Little Rock


May 1-3, 1864. The defeated Union army slogs through the muddy Saline bottoms toward Benton, finally arriving in Little Rock on May 3. Union casualties were 2,750, while Confederate losses were around 2,300. Federal troops would pursue no further large-scale offensive operations in Arkansas for the rest of the war.

The Route

▷ We previously began at Whitten's Mill, finishing in Sheridan, which is our starting point.
▷ Arkansas 46 at US 270/W Center Street, Sheridan ARTurn right (eastward) at Center Street/US 270 for three blocks.
▷ US 270/W Center Street at Arkansas 35, Sheridan ARTurn left (northward) approximately 4 blocks.
▷ Arkansas 35/W Vine Street at Arkansas 35/N Arch Street, Sheridan ARTurn right (north) on Arkansas 35 for 21.4 miles.
▷ Arkansas 35 at Arkansas 183Turn right (eastward) on Arkansas 183 through Bauxite for 4.1 miles.
▷ Arkansas 183 becomes Reynolds RoadFollow the highway through the left curve (northward) then travel 5.1 miles.
▷ Arkansas 183/Reynolds Road at Arkansas 5/Old Stagecoach Road, Pulaski County ARReaching Arkanas 5 is the last of the highway system. If you like, you may return to the MacArthur Musem in Little Rock, about 18-20 miles away.
▷ MacArthur Museum, Little Rock ARThe "Arkansas Red River Campaign of 1864" or "Camden Expedition" ended where it began, at the Little Rock Arsenal.

▷ This brings us back to the point at which we began, Little Rock Arsenal.

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Return to Headquarters

Fearing that Confederate General Fagan might be nearby, Gen. Carr's force divested themselves of 200 wagons and left a trail of supplies and gear along the road to Little Rock. Opting to make a night march, Carr and his exhausted force were in the outskirts of Little Rock by early morning of May 1. Carr rushed to contact the commander and explain Steele's difficult lack of supplies. 30,000 rations were loaded in wagons and dispatched toward Jenkins' Ferry under heavy guard.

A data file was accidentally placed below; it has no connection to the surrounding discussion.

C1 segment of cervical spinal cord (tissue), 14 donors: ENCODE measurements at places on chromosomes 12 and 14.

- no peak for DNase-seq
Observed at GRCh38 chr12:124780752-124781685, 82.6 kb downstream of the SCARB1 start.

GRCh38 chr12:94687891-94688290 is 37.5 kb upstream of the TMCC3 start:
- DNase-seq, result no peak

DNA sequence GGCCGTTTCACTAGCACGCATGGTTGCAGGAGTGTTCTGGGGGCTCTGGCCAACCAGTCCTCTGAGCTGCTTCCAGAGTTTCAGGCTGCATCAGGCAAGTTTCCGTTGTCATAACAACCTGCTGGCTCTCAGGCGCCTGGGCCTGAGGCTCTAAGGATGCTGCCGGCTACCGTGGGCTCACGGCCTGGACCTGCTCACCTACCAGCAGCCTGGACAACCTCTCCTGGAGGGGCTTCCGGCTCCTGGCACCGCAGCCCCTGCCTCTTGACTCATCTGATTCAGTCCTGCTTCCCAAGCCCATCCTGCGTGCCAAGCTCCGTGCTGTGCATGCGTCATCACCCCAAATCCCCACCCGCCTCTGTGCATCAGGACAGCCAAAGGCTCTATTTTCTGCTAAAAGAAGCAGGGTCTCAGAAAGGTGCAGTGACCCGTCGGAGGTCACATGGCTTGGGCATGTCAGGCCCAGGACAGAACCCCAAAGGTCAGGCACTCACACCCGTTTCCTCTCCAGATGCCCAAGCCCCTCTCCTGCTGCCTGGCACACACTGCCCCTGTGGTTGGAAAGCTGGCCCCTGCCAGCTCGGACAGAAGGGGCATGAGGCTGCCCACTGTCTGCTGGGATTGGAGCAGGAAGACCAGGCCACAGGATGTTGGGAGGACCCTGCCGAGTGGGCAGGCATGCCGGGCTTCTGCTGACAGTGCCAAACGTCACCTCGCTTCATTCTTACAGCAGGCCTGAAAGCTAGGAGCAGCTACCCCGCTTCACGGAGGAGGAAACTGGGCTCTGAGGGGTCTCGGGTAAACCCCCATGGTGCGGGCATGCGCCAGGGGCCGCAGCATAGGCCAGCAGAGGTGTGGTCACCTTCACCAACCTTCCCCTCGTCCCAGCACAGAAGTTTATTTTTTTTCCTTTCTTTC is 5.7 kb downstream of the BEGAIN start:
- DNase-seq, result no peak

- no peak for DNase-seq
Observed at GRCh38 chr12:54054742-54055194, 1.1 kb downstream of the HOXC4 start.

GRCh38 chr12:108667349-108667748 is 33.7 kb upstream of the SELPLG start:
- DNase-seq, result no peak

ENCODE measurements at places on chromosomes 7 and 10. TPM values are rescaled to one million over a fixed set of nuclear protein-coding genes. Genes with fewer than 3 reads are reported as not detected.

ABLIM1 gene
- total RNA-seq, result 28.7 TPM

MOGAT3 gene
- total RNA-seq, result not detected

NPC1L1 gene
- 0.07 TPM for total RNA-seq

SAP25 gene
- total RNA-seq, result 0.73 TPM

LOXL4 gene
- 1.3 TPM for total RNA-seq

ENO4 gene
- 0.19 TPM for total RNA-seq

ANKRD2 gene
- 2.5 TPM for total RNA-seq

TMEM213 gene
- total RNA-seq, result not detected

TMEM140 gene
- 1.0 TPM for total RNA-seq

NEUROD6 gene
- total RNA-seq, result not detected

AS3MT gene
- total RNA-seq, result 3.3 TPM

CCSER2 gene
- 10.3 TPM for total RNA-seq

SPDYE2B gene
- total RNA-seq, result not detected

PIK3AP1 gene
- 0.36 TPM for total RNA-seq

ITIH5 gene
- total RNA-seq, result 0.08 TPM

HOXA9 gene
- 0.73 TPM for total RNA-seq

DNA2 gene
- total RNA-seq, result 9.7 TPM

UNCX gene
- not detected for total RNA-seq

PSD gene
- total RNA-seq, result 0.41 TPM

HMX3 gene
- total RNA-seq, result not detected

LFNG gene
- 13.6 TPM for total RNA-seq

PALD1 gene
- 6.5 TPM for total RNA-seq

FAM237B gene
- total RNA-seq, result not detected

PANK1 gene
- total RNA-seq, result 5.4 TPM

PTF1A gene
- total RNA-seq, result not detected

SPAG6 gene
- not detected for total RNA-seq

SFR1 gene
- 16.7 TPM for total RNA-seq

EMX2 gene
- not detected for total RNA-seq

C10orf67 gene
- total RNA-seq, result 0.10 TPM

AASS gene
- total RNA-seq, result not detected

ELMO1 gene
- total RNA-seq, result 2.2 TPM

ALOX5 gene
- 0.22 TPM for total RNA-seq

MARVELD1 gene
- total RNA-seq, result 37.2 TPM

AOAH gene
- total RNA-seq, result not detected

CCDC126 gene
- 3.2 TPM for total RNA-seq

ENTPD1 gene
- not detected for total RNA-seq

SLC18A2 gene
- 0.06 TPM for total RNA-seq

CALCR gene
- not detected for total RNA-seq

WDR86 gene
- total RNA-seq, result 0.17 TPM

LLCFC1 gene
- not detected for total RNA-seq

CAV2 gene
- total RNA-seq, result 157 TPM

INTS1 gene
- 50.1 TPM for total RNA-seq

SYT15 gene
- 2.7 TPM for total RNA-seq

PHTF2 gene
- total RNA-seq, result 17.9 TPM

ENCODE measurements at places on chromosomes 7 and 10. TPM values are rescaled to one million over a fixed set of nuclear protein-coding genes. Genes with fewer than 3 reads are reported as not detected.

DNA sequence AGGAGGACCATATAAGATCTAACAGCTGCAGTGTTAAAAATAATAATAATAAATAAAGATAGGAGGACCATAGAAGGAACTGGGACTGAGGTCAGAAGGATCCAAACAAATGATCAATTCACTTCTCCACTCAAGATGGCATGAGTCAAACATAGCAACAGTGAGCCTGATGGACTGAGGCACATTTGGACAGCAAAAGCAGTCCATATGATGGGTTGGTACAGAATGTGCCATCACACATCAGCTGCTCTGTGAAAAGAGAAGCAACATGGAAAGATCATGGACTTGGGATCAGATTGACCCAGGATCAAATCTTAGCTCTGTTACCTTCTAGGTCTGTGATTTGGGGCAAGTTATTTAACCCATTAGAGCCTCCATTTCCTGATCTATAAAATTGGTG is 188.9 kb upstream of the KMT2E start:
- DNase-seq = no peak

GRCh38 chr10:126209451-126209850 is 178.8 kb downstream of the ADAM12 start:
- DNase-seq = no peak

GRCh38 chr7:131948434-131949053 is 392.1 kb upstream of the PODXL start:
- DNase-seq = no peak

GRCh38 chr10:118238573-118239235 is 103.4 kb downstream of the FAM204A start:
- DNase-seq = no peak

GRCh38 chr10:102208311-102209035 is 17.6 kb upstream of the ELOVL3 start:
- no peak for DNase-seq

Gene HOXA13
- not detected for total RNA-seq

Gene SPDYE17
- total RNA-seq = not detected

Meanwhile, Steele, learning of the terrible condition of the road to Little Rock, divested his force of unnecessary wagons and equipment and began to march toward Little Rock early on the morning of May 1. At the intersection of the Little Rock and Pine Bluff roads, refugees and ambulances carrying sick and wounded went to Pine Bluff. Steele and his force slogged on through five miles of muddy, difficult road in a particularly swampy area and then marched on through the night though they were exhausted and hungry. By the afternoon of May 2, Steele's force was on the road near Benton when Steele decided to ride ahead and seek food for his men, leaving Gen. Salomon in charge. The men camped and rested where they had stopped on March 23rd, the first night of the expedition. Before Steele arrived in Little Rock, he met a supply train taking food to his army. It was welcomed by his starving troops before nightfall. The next day, on May 3rd, Steele's army arrived once again in Little Rock. Gen. Kirby Smith had not pursued Steele. After April 30, his force rested near the Jenkins' Ferry battlefield while his medical unit saw to burying the dead and treating the many wounded. On May 3, Smith started toward Camden with his army. The Camden Expedition was over.

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This brings us back to the point at which we began, Little Rock Arsenal.

More Information

Here is a web page with more information:
Encyclopedia of Arkansas